Without Evel Knievel would we've been treated to such popular events as extreme sports, such shows as Jackass/The Dudeson's and would we've had superstars like Johnny Knoxville, The Crusty Demons and a range of other noteworthy names pushing the boundaries of what's expected from performers and athletes? It's an intriguing question and one that filmmaker Daniel Junge looks to answer in his by the books but insightful examination of Robert Craig Knievel's aka "Evel Knievel" rise and fall.
Produced by Jackass lynchpins Johnny Knoxville and Jeff Tremaine, Being Evel is a clear love letter from the two gentleman and in particular Knoxville who was inspired by Knievel as a child so much so that he became the household name he is today. Knoxville spends time in front of the camera speaking about Knievel's impact on his life and the admiration he has for him shines through but Junge's trump card is the amount of Knievel acquaintances he manages to round up to talk intimately about the performer who pushed himself and pushed away those he loved with a prickly, womanising demeanour that eventually drove him off the edge.
Being Evel shows a clear divide between the Evel the thousands upon thousands of crowd members saw and the one that operated behind closed doors and those who believe Evel to be a lovable American flag waver will be shocked by some of the man's behavioural tendencies from an explosive temper, unfaithfulness to his loved ones and desire to push himself no matter the physical or mental costs.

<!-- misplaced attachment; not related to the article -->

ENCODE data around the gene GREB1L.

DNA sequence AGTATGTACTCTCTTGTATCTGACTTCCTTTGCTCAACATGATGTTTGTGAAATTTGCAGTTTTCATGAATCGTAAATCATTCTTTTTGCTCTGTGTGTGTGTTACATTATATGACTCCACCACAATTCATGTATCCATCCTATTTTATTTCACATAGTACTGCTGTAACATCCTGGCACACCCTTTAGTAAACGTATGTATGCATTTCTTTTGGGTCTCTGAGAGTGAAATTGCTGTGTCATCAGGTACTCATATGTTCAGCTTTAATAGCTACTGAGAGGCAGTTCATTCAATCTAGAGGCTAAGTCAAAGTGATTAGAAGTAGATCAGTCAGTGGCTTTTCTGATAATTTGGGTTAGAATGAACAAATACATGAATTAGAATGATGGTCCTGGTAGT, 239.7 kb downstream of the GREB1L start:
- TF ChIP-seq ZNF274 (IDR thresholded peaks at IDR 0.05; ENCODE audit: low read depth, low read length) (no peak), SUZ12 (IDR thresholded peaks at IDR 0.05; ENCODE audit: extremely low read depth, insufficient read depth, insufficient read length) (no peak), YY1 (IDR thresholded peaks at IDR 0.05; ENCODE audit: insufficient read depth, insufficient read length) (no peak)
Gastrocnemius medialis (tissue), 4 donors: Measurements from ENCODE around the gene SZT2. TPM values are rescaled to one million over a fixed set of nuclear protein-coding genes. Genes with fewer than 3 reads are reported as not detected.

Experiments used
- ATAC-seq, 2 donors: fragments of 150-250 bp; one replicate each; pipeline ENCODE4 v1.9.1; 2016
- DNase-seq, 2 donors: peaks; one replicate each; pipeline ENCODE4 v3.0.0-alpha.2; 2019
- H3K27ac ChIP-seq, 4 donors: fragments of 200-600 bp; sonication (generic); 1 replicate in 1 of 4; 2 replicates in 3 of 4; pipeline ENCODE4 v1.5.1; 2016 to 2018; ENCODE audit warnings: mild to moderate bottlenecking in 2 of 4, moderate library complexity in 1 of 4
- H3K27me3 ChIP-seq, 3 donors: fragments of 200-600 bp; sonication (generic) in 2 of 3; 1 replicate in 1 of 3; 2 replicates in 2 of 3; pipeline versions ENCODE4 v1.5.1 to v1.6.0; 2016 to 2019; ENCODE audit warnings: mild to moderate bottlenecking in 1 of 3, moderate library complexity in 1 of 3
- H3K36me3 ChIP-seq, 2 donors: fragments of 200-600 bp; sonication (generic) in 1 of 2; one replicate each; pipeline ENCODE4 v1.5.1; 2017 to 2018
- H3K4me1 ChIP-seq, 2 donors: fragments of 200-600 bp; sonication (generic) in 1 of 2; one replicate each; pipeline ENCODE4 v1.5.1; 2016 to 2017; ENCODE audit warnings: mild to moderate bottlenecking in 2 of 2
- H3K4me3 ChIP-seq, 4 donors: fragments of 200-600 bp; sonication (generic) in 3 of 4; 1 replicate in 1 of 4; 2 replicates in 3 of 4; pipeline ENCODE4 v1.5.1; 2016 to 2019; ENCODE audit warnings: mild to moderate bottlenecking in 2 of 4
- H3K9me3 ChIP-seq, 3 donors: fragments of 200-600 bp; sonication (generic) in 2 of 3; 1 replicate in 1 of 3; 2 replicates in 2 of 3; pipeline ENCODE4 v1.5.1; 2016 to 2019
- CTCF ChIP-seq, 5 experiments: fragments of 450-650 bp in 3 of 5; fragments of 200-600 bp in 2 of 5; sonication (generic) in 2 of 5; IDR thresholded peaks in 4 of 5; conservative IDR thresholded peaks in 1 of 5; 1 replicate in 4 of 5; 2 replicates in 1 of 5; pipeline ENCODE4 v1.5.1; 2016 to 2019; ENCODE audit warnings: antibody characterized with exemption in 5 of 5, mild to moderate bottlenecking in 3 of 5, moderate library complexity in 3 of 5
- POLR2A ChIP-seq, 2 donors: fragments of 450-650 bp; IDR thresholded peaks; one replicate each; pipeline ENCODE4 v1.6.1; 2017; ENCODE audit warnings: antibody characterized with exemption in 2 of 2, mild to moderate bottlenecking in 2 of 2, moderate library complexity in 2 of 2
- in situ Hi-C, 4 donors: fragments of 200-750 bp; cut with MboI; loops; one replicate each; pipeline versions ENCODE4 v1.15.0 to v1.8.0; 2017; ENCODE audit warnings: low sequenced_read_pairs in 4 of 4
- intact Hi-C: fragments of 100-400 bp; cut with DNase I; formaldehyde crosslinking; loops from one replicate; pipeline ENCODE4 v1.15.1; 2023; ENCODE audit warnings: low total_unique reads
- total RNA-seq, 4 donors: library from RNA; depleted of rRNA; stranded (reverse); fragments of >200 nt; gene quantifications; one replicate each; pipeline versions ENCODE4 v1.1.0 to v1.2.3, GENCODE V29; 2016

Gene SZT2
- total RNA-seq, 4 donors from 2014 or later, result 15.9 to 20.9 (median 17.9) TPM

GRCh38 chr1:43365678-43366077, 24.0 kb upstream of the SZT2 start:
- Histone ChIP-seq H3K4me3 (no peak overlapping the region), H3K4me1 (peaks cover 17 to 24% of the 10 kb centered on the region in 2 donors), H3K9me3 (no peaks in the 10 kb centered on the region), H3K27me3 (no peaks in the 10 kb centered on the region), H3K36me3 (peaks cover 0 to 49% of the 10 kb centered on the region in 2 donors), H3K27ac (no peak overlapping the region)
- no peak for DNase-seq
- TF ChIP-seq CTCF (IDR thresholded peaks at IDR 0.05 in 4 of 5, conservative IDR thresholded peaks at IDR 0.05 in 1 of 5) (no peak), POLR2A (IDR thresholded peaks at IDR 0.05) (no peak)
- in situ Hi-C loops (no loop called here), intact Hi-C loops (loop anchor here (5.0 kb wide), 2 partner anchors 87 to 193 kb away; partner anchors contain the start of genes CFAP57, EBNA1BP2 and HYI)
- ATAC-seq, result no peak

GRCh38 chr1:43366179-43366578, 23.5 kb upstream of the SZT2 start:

Utilising the talking heads with ample archival footage, Junge collates everything into a clearly decipherable manner but the documentary never strays to far from its TV like roots and there are moments throughout the film where the interest levels will waver but there always bought back around again with Evel's next outlandish actions never too far away.
In the age in which boundaries are being pushed daily through professional and more Youtube like ways, Evel Knievel's antics may now seem a little "so what" but there's little point in denying that his the granddaddy of the showmanship and conceptual ideas of the modern day extreme athletes and performers. Being Evel is a must watch for Knievel fans and an insightful (if overly workmanlike) event for us bystanders.
3 blinged up walking canes out of 5
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